Tonawanda News — The rides are resting in storage now, at least until spring. The music is quiet, and the shelters are hidden by snow.
But for six weekends this past summer and fall, the dream that was the Herschell Carrousel Factory Museum’s Kiddieland exhibit came to life at the North Tonawanda museum, drawing hundreds of people to take a spin and learn more about one of NT’s most notable claims to fame.
After years of planning and work, the exhibit — featuring four working rides all constructed by the Herschell company — officially opened Aug. 31. It marked the culmination of about five years of planning, fundraising and work, said Rae Proefrock, museum director.
“It was very good for us,” she said. “Some people came every weekend. We sold about 100 memberships. If we can do anywhere near as well over the summer, we’ll be very excited.”
During opening weekend, Ed Janulionis, a museum board member who runs the Allen Herschell Company and helped spearhead the project, estimated that Kiddieland cost about $350,000. “If you added the volunteer hours, you’re probably talking another $100,000 or more.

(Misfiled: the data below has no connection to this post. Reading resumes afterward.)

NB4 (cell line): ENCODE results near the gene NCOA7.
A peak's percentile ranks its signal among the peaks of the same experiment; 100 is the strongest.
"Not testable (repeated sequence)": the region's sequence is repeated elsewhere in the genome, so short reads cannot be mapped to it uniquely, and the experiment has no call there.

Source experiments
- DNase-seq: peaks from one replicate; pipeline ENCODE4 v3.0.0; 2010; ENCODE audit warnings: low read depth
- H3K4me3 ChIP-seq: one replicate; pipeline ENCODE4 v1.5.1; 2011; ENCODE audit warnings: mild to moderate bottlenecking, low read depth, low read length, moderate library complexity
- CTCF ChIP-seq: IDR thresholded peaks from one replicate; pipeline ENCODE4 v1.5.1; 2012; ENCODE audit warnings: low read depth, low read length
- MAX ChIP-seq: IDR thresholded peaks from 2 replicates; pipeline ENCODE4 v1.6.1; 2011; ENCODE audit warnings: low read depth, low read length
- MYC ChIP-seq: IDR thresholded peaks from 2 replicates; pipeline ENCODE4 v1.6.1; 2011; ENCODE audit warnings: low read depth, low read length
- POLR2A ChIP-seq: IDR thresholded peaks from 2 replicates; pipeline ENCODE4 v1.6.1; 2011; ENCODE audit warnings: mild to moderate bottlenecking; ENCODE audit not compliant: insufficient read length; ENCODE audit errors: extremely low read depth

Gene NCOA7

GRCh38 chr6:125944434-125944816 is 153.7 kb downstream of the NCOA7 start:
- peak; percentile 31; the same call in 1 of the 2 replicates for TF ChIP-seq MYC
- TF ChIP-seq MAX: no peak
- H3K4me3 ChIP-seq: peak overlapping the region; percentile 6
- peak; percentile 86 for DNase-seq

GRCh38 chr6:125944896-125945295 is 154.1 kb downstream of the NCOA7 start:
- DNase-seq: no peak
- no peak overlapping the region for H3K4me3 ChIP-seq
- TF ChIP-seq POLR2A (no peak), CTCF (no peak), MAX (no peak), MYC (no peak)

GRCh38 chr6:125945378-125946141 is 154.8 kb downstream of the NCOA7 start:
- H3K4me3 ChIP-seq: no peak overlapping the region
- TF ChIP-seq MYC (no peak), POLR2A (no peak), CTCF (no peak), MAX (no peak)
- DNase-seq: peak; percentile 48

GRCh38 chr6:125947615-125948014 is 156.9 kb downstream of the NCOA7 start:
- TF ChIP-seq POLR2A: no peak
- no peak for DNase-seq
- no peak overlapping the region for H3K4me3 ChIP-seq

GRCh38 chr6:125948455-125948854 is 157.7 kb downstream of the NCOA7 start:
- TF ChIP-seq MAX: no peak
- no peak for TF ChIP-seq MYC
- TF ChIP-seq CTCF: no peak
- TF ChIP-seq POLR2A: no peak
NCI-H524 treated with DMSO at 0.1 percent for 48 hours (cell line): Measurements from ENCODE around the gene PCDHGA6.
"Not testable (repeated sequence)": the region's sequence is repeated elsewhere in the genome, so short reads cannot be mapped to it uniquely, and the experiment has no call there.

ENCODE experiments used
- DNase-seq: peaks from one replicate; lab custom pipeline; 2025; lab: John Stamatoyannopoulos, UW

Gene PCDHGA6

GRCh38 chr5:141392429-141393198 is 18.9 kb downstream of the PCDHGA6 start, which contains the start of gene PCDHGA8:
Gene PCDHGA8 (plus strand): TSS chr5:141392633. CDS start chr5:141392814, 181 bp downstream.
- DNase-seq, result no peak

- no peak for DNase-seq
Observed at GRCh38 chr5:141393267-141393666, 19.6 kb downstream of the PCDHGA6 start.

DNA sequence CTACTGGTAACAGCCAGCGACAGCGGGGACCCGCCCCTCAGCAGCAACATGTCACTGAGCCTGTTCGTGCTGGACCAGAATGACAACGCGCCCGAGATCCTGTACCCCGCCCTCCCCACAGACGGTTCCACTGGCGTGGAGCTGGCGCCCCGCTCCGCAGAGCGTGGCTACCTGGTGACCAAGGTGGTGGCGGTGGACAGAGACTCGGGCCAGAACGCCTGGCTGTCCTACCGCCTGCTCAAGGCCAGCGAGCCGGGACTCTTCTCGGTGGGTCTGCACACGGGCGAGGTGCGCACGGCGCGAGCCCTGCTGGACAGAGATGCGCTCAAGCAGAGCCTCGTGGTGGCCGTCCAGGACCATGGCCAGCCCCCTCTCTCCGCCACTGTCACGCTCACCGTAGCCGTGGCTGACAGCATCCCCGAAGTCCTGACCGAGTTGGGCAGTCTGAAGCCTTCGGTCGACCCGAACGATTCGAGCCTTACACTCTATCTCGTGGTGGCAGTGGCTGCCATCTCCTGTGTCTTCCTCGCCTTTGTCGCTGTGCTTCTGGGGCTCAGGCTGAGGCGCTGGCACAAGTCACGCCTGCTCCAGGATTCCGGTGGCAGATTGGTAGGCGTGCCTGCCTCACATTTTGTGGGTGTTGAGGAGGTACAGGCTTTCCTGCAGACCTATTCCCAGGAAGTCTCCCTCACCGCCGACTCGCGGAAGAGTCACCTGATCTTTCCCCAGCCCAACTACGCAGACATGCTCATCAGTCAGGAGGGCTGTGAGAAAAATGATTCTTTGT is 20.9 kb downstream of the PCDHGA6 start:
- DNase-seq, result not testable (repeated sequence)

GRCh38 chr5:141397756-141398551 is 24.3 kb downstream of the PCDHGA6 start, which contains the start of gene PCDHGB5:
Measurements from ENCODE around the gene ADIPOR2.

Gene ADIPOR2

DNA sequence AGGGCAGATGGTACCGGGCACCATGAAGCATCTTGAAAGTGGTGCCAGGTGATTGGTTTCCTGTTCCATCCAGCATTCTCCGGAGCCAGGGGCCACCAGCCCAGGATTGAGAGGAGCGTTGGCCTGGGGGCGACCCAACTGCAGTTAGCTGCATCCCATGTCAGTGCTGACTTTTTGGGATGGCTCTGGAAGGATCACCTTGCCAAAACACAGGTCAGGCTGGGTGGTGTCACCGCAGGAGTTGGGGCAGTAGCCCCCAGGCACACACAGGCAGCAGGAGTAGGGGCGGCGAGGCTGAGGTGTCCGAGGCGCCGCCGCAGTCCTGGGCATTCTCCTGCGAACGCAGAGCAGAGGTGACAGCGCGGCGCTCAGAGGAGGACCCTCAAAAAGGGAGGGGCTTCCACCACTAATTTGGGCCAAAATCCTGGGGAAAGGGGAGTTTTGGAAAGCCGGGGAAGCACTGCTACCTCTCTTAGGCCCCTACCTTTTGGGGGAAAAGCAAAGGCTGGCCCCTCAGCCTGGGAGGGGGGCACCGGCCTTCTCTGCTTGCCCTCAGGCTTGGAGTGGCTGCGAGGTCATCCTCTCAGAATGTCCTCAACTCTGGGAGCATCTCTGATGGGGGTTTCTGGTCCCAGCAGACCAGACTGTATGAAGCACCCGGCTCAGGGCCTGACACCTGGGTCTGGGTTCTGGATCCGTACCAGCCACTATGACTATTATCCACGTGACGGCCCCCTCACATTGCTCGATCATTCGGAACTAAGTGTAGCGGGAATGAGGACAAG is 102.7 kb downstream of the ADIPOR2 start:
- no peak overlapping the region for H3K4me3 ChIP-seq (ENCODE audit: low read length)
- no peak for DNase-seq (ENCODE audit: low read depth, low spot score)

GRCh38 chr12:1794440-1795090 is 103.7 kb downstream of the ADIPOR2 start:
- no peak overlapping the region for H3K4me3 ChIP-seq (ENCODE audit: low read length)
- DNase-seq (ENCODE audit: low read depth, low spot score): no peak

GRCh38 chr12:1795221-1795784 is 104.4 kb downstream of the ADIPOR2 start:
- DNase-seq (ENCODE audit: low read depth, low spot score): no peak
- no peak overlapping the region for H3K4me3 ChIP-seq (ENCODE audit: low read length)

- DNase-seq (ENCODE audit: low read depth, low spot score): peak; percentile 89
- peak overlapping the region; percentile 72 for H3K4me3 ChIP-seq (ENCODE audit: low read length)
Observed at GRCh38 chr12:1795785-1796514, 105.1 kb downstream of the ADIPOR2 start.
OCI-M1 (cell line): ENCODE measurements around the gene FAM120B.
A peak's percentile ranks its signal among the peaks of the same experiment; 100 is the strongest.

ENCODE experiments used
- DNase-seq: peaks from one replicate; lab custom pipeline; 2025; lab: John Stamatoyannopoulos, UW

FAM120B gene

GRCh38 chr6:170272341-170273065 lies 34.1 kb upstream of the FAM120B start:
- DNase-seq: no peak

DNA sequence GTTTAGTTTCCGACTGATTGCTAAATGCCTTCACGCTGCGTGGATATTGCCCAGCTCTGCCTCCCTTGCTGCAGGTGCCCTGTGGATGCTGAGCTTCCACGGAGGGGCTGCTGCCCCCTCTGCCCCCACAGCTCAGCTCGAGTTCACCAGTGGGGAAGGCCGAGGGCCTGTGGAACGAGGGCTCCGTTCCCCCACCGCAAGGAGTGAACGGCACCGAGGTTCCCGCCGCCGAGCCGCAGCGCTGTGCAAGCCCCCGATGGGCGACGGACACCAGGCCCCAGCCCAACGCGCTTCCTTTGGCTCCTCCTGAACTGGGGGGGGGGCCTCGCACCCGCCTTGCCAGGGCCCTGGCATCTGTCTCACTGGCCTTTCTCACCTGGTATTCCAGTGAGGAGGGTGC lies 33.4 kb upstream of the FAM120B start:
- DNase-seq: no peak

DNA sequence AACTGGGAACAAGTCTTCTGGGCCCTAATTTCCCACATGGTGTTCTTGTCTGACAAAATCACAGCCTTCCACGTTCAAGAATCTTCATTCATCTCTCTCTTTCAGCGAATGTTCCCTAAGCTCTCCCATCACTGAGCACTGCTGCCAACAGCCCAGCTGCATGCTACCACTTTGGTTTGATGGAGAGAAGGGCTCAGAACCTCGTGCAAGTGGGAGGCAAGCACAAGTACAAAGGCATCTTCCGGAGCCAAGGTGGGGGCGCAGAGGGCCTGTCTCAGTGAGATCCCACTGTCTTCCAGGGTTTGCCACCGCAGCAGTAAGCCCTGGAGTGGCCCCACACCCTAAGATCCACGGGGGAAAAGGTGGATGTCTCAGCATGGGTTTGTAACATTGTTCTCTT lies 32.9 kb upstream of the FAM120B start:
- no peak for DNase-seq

“That’s how big this project turned out to be. I think it’s been worth it,” he said at that time. “This is great for the community. I’m hoping the community does take advantage of this. It’s for them.”
The rides in their sheltered and landscaped area include three that once ran at Page’s Whistle Pig in the Town of Niagara — a 1949 pony cart ride, 1961 helicopter ride, 1957 boat ride, and a 1946 car and firetruck ride donated by Sam Hummel of North Carolina.
“I just love the comments from the people who had ridden the rides at Page’s,” Proefrock said. “That’s what we were trying to do, bring back all those memories.”
The exhibit is expected to open for its first full season on Memorial Day weekend in 2014. The museum opens for its spring hours April 2.